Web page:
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Ficus benjamini, known in German as birch fig, is a popular houseplant because of its air-purifying properties. It is quite undemanding when it comes to care, as long as the location and room temperature are right, and its foliage makes for an appealing aspect indoors all year round. The plant is considered harmless by many people because of its inconspicuousness, but is that true? Is there even a plant behind the birch fig that is poisonous?


Ficus benjamini, which belongs to the mulberry family (bot. Moraceae), is a plant that is classified as slightly poisonous. The reason for this are the different ingredients of the birch fig, which provide information about the respective toxic properties and thus a better insight into the toxicity of the plant. The following substances must be examined more closely.

Weeping fig as a popular houseplant


Rubber is a natural substance found in numerous plants, either liquid or slightly solid in the milky sap, and has been used by humans for thousands of years. In itself, rubber would not be poisonous and is even edible. The aroma is similar to sweet cream. However, natural rubber has proteins that make the substance dangerous for people suffering from rubber allergies. It is a polymer within the group of polyterpenes, which belong to the secondary components of numerous living things and are often formed by plants. Because of this, they develop the proteins that can cause reactions in allergic people.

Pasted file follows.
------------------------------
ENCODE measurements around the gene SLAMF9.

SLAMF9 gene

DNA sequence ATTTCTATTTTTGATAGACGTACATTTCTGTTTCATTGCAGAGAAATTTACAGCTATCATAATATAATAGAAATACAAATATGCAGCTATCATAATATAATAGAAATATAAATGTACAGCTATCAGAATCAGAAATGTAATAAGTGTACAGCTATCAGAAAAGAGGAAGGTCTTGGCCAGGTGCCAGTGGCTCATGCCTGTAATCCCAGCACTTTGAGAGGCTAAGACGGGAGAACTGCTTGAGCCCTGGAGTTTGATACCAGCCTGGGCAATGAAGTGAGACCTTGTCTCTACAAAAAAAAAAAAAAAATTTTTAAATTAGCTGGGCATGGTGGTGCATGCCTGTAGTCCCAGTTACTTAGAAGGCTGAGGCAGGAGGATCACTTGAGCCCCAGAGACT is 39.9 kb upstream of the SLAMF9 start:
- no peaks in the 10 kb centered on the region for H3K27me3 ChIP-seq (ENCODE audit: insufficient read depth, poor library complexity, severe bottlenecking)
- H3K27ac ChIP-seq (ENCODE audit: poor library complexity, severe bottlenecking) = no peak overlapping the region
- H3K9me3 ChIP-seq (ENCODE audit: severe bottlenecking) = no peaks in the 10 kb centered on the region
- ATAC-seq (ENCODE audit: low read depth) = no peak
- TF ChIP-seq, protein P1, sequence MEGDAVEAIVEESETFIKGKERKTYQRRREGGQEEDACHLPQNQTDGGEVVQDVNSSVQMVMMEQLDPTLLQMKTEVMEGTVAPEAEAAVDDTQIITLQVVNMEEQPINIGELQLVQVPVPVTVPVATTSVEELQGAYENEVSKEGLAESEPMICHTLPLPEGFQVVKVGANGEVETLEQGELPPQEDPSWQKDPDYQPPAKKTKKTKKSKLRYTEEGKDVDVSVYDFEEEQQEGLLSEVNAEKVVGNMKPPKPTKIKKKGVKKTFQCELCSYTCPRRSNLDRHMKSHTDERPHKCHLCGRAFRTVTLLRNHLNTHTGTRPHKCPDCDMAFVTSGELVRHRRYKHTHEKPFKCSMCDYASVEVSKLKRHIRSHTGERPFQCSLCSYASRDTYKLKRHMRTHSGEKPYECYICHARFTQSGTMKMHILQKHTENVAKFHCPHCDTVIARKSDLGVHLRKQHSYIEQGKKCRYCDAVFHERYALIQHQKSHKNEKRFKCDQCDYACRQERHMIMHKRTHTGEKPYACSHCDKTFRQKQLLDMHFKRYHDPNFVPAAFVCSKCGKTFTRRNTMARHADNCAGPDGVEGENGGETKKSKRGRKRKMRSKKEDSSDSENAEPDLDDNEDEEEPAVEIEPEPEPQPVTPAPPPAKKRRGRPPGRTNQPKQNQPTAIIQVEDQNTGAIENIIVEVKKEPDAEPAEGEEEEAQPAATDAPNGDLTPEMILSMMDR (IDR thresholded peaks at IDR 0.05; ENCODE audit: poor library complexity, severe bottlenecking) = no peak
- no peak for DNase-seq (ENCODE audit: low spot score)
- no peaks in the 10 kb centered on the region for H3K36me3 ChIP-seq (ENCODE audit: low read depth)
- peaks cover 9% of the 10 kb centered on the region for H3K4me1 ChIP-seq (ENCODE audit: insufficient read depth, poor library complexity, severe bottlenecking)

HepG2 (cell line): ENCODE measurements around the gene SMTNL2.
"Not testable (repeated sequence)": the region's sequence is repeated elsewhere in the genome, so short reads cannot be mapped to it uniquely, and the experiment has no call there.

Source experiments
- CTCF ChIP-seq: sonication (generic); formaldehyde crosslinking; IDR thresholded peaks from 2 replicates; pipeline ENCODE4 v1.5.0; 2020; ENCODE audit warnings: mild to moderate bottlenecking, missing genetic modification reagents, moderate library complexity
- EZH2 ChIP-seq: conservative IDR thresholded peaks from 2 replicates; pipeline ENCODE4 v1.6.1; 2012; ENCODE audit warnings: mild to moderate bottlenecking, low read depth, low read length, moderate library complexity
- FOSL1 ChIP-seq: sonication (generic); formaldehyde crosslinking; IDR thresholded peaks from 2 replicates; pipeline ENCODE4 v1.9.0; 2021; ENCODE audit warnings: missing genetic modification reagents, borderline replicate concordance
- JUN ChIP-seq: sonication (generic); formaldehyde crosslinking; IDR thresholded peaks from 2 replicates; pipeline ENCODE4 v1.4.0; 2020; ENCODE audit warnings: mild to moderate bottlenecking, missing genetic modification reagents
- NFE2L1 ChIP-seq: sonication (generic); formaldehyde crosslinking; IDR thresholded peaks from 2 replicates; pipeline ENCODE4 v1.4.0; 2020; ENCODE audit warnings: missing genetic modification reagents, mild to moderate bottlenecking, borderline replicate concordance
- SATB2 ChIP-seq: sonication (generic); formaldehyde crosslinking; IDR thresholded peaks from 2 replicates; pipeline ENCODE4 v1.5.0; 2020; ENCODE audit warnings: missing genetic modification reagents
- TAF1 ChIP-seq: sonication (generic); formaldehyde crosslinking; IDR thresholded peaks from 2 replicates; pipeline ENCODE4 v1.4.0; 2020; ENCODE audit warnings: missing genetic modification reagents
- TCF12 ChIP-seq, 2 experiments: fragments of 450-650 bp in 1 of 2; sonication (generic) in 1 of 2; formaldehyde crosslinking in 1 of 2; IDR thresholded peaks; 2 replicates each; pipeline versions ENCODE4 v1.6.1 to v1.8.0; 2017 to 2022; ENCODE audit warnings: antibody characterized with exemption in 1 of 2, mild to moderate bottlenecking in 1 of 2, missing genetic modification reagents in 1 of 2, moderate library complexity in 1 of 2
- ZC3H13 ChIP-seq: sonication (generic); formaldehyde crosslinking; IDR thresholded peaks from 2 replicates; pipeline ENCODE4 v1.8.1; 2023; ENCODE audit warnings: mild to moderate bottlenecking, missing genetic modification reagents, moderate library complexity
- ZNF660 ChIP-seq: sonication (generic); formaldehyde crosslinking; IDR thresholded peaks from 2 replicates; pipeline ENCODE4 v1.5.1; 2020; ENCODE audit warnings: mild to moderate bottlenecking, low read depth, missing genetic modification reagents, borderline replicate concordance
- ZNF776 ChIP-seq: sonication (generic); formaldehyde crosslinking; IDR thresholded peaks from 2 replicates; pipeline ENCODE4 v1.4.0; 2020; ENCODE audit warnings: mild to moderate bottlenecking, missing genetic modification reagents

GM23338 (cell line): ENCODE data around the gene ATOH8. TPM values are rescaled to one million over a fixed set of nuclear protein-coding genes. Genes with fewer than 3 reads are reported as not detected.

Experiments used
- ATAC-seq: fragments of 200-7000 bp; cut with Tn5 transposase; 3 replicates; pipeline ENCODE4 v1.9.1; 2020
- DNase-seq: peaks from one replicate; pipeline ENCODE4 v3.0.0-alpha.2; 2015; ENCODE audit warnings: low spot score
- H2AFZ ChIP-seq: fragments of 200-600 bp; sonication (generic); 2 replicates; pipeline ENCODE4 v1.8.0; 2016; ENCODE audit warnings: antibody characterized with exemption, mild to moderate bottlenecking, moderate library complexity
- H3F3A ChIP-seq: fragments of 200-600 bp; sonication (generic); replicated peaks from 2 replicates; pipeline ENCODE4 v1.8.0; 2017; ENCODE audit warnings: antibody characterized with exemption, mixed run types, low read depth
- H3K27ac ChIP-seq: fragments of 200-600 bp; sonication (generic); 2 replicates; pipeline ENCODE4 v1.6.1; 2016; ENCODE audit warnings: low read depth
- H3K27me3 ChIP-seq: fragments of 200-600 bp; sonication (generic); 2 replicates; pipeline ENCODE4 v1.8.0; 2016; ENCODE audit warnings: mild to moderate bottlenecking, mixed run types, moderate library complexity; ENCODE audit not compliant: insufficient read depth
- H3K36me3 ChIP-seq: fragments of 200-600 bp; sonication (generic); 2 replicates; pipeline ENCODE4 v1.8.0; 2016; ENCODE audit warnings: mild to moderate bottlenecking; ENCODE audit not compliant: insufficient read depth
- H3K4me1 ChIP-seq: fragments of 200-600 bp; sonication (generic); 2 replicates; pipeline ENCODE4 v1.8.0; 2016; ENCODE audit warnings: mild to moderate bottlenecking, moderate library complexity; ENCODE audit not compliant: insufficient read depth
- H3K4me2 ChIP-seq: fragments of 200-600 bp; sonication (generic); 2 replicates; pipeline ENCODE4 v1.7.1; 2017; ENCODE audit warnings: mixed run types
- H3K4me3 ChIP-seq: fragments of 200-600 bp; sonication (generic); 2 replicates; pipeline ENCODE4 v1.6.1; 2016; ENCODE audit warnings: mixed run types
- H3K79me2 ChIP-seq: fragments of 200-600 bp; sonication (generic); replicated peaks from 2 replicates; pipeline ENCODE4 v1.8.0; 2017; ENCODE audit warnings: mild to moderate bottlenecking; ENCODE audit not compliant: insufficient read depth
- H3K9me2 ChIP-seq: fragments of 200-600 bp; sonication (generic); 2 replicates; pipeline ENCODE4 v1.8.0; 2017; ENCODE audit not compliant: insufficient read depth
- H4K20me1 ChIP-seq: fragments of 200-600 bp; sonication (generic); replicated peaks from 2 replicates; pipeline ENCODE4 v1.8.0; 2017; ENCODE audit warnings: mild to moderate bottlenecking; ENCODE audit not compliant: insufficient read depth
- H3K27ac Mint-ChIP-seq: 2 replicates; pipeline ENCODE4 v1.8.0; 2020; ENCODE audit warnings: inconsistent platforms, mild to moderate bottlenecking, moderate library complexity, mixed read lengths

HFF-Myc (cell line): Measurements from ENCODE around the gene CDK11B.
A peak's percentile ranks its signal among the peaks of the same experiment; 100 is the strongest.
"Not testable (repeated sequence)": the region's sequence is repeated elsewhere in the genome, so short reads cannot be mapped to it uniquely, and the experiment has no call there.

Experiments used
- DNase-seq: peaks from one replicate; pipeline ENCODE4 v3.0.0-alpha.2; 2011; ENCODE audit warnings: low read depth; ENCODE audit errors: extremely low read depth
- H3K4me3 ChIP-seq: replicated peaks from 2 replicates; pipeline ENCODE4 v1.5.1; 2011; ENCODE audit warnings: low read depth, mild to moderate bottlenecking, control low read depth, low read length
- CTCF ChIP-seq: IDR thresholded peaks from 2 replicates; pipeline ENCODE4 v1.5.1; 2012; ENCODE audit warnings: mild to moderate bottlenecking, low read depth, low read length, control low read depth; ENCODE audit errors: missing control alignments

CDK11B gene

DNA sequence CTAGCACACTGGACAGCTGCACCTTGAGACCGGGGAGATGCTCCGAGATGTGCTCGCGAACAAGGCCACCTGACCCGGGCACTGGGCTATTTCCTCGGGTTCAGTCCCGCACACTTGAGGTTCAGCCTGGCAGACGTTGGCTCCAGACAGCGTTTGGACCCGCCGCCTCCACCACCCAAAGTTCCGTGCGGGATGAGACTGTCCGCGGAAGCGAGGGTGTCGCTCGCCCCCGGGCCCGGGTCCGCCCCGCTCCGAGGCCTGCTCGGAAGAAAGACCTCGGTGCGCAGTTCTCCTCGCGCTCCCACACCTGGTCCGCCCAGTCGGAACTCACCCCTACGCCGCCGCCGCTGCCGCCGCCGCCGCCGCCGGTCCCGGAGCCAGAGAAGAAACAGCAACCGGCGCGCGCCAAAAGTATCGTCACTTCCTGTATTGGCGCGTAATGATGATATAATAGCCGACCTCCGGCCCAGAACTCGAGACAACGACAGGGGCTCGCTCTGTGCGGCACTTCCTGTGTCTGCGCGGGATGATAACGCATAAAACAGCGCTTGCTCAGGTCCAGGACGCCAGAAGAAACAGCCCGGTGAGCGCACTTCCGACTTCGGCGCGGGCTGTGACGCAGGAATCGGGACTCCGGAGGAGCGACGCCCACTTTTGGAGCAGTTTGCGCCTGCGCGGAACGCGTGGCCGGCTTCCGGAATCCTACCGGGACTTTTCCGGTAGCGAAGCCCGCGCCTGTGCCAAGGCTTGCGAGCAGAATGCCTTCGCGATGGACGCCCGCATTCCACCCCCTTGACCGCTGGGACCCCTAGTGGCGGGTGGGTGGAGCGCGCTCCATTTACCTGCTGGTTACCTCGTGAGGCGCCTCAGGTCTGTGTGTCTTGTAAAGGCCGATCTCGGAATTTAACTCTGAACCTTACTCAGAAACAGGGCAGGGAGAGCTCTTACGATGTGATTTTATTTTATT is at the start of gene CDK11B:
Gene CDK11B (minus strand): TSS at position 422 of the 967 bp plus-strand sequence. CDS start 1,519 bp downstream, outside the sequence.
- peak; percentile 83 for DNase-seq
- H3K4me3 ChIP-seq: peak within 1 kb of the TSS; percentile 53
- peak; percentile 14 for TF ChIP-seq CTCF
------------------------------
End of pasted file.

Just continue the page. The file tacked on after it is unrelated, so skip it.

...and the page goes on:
Along with the natural rubber, flavonoids are found in Ficus benjamini. Flavonoids are secondary plant substances that are used by many plants as effective protection against predators. They are used particularly often by flowering plants, where they are responsible for coloring the flowers. In Ficus benjamini, the flavonoids are mainly contained in the milky sap, where they provide an unpleasantly bitter taste, which is supposed to protect the birch fig from predators. Together with the other ingredients, especially the furocoumarins, these have a negative effect on health.


The furocoumarins are another component of the milky sap, which is the most toxic ingredient in the plant. Furocoumarins are phytoalexins, special defense substances that are formed as secondary plant substances and protect the plant from diseases and pests such as fungi or bacteria. They are only released after violent treatment of the Ficus benjamini, for example if you cut the plant and can easily get on the skin. Furocoumarins are toxic in several ways, but toxicity is highest when the latex is exposed to UV radiation, such as sunlight. This can cause skin burns. Furocoumarins are also carcinogenic.

Natural Resins

In most cases, these are not poisonous plant parts.

White Milky Juice

All these ingredients are found in the white milky sap, because the ficus develops and leads to health problems after consumption. In itself, the only possible danger from the birch fig is the milky sap, which is found in the leaves, stems, shoots and roots. Incidentally, this toxicity is shared by the majority of Ficus species, so in general neither the leaves nor other parts of the plant should be eaten with figs. When handling the plant, care should be taken to ensure that it is not touched without gloves, in order to prevent possible poisoning of the skin. In many cases, these represent the more serious health problem.

Ficus Benjamini with its special leaves

Tip: The only thing that is harmless on the Ficus benjamini is the fruit, which, however, can only rarely be formed in Germany or Central Europe due to the local temperatures and humidity, as well as the lack of special pollinators. However, if your specimen bears fruit, you can safely consume it, even if the aroma is not very tasty.